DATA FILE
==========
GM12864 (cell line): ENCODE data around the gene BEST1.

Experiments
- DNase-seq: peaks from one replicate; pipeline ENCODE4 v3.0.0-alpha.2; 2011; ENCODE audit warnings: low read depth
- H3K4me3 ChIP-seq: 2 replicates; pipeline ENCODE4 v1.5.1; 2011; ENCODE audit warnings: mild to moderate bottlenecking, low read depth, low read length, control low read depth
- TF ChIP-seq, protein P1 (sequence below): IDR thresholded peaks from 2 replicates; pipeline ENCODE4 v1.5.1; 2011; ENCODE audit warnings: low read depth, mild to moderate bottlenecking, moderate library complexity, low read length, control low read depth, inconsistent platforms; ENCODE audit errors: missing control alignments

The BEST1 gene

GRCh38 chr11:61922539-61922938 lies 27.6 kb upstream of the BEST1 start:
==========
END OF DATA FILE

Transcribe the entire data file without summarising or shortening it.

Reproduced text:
GM12864 (cell line): ENCODE data around the gene BEST1.

Experiments
- DNase-seq: peaks from one replicate; pipeline ENCODE4 v3.0.0-alpha.2; 2011; ENCODE audit warnings: low read depth
- H3K4me3 ChIP-seq: 2 replicates; pipeline ENCODE4 v1.5.1; 2011; ENCODE audit warnings: mild to moderate bottlenecking, low read depth, low read length, control low read depth
- TF ChIP-seq, protein P1 (sequence below): IDR thresholded peaks from 2 replicates; pipeline ENCODE4 v1.5.1; 2011; ENCODE audit warnings: low read depth, mild to moderate bottlenecking, moderate library complexity, low read length, control low read depth, inconsistent platforms; ENCODE audit errors: missing control alignments

The BEST1 gene

GRCh38 chr11:61922539-61922938 lies 27.6 kb upstream of the BEST1 start: